CAPSULE REVIEWS Marvel Week 23 2008

One last stretch of reviews before I depart for my holidays on Tuesday!

It’s a week of odd pairings! Spider-Woman hits on Iron-Man (though one or both might be Skrulls- hmm), Bruce Banner hits on Marvel Girl, Rockslide hits on his teacher, the Enchantress seduces teen Spider-Man, She-Hulk picks on Red Hulk, Red Hulk picks on some deer, the Thing picks his nose and just what does G stand for in the new MODOG?

The answers will baffle you:


(Dan Slott / Marcos Martin)

‘Peter Parker: Paparazzi’ part 3. Brilliantly played mr Slott!

With all that fan distress over Peter forgetting his marriage and getting it on with other women other than his wife, noone really thought that MJ would be the first one to move on and shack up with a new beau.

Yeah, that’s right, MJ is back, and she’s the mysterious romantic interest of the Hollywood actor that Peter has been trying to take snaps of in his new day job as a celebrity Paparazzi. She’s also the target of the paranoid stalker Paper Doll that Spidey has been chasing for the past three issues. Now they all converge upon the actor’s villa, with Spidey kicking 2-dimensional goth stalker boot-ay, while MJ hides away in the panic room talking through a distorted sound system. Brilliant.

It’s a deeply emotionally charged scenario, full of romantic irony and dramatic coincidencs; Slott doesn’t let a single opportunity to explore the different facets of this, here through the dialogue between Spidey and who he thinks is just a secret Hollywood paramour. Does MJ really remember everything from the deal with Mephisto? She knows who Peter is, but… And what is the significance of her meeting with Jackpot’s alterego in the end of the issue?

This is the best issue of Brand New Day so far, and it’s got me excited enough to last throughout the next 12 issues at least!

Meanwhile, Marcos Martin excels in both his minimalistic approach to the character design – showing less but capturing every subtle nuance in the characterisation on the characters’ eyes-, and his storytelling, with the stunning action sequence that would make Eisner envious! (ooooh, tall praise!)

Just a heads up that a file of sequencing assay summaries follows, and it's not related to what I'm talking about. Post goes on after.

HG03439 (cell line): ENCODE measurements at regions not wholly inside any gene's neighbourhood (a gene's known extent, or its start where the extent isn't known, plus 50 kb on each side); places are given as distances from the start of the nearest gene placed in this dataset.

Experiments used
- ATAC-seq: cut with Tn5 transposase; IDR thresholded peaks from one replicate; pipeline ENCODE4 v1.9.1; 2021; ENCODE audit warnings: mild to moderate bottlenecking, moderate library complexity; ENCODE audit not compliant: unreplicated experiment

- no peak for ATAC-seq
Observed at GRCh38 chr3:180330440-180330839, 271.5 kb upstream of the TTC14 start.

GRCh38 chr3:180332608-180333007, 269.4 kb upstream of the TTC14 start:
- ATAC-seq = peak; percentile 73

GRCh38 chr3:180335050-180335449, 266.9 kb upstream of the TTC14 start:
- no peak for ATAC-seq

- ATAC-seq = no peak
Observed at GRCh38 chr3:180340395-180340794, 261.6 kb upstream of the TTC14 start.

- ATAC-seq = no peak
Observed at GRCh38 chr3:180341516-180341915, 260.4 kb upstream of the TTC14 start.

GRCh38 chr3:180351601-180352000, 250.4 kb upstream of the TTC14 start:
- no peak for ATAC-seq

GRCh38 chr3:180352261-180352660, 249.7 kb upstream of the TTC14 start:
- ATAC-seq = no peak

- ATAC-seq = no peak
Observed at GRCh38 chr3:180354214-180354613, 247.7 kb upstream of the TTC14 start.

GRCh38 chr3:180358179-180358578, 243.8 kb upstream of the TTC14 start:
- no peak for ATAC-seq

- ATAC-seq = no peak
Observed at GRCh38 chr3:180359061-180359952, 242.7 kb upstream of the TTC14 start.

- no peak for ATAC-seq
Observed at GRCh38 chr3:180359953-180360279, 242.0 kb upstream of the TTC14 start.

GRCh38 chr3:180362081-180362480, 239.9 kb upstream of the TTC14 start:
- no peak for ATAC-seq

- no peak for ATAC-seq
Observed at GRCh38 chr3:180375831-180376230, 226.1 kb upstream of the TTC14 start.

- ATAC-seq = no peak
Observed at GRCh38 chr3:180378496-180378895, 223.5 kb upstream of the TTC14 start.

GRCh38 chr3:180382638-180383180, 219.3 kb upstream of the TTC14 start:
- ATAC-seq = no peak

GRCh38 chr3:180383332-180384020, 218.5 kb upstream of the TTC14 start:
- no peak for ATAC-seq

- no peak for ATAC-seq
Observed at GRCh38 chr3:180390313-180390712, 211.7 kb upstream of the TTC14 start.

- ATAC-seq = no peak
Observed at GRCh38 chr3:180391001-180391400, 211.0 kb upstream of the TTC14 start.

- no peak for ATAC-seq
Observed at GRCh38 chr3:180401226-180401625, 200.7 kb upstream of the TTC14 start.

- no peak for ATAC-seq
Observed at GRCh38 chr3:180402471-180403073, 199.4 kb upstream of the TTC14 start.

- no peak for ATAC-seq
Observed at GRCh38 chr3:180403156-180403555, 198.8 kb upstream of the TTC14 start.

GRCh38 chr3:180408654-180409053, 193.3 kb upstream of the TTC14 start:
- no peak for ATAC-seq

(Simone Bianchi & Salvador Larroca)

Way Expensive for a regular-sized sketchbook edition. Shouldn’t this have been free as a promotional item?


I did buy it, mostly because of my uncertainty it would be collected along with the regular issues eventually. For the rest of the run I’ll be HC-trade-waiting.

What do you get for your big wad of money? Character designs, costume designs, some random notes, and very detailed maps and blueprints of the X-Men’s new San Fran base. If you’re a genuine X-geek you’re bound to get excited with these tidbits, especially the look at Dazzler and hints of her joining the AXM team soon.

Concerning the costume designs themselves, they do look exquisite with Simone Bianchi’s pencils, but then again ,what doesn’t! I’m intrigued to see how other artists interpret them ,the big Xs might end up looking clunky, and I’m unsure any other artist could make that weird tiara setup for Storm, and the dorky Colossus costume work…


(Alex Ross & Jim Krueger / Steve Sadowski)

Geez, I hope this fight of the month formula doesn’t keep up for long. After last issue’s intro and ‘vs Thunderbolts’, the present-stranded Invaders from WWII fight against Iron Man and his Mighty Avengers.